What I've Been Reading, October 2020 Edition II
Lately, I'm up to my elbows in YA fantasy and sci-fi. I've also thrown in some popular science for good measure.
Presumably, this YA fantasy is the first novel published by V.E. Schwab. As such, it's not at the level of her later work. The plot is straightforward to the point of being extremely predictable. The discerning reader won't find any surprising twists to appreciate. That is not to say that this isn't a good book. In fact, it's quite good. Many of the hallmarks that make Schwab's later works so enthralling are readily evident. For example, despite telling a familiar and predictable story, the author still manages to infuse a sense of mystery into the tale. Also, I think the target audience, which I am guessing for this novel falls within the age range of twelve to sixteen, will find this story very enthralling indeed.
I had a hard time getting into this book. At first, it just seemed too familiar to other YA fare and too Hollywood. By Hollywood, I mean that the novel has imagery that seems taken directly from any number of big-budget films. Ultimately though, I enjoyed the novel quite a bit. The characters are familiar yet solid, as is the post-apocalyptic world.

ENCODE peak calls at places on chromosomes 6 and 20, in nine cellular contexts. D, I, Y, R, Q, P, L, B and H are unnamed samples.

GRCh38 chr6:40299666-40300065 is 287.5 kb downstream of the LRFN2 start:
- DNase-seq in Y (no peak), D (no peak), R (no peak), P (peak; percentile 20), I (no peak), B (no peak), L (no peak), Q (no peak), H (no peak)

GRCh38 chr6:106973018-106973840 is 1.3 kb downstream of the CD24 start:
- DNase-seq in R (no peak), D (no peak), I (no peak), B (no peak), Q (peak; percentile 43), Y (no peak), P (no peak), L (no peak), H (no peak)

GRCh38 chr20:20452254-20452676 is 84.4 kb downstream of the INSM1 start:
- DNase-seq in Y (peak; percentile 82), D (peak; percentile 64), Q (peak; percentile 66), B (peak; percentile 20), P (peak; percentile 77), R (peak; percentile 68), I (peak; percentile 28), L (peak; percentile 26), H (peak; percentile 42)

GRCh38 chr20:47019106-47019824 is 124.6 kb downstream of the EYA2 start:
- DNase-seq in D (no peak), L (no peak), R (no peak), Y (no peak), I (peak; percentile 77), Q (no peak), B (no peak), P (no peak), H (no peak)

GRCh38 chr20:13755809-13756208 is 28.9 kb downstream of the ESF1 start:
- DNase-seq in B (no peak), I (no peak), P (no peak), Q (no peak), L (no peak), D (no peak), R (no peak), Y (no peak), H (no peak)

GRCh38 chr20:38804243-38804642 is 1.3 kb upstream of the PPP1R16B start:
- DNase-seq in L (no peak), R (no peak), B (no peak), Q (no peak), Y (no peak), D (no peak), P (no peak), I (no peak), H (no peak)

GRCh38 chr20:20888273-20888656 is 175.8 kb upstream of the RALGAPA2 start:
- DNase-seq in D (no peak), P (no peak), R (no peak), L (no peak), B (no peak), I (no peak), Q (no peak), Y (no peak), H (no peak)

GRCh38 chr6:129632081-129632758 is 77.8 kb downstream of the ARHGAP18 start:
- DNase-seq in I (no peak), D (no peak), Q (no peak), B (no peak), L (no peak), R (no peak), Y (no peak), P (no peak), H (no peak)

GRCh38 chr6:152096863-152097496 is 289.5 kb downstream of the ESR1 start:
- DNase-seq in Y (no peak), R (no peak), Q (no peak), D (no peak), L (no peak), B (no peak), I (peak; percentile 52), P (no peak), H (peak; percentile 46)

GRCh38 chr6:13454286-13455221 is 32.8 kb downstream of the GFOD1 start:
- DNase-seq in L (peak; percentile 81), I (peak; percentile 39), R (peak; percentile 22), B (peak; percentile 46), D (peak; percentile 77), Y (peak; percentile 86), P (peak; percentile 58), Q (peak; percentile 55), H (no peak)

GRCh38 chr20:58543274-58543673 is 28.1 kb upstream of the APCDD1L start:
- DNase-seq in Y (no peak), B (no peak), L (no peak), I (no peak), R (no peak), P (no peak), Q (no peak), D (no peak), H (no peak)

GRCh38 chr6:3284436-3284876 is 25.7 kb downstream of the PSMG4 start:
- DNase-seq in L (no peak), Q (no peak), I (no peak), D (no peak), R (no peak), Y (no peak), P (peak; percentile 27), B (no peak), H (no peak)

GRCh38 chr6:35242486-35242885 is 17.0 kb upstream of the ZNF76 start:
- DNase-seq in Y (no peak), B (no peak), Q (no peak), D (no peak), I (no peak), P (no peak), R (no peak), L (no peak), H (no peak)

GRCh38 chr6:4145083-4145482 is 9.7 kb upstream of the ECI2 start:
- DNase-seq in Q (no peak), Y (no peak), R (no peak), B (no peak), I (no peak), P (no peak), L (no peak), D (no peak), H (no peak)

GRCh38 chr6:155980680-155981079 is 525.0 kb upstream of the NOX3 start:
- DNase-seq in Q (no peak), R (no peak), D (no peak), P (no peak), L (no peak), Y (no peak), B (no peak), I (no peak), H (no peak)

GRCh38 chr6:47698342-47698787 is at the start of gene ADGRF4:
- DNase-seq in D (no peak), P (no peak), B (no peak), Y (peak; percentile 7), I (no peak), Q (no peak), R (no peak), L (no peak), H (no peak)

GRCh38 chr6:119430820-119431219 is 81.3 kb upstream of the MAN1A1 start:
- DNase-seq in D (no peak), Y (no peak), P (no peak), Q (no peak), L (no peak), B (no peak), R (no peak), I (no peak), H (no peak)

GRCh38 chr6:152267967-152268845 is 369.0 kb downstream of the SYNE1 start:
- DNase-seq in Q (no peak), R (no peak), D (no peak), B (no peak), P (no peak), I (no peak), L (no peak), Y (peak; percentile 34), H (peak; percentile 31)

Two things won me over. First, near the final third or so of the novel, the protagonist's ethnic identity comes to the forefront via her relationship with her mother and the food they enjoy. I think this is exceptionally well done. Secondly, despite the plot being largely predictable, Lu does pull off several nice twists near the end. I will read more in the series as the books come out. I can't say I wait anxiously for them, but I am invested enough in the story's characters to want to know how it ends.
This is the third book I've read by Tyson. It's great. Plenty of fertilizer for science-fiction story ideas.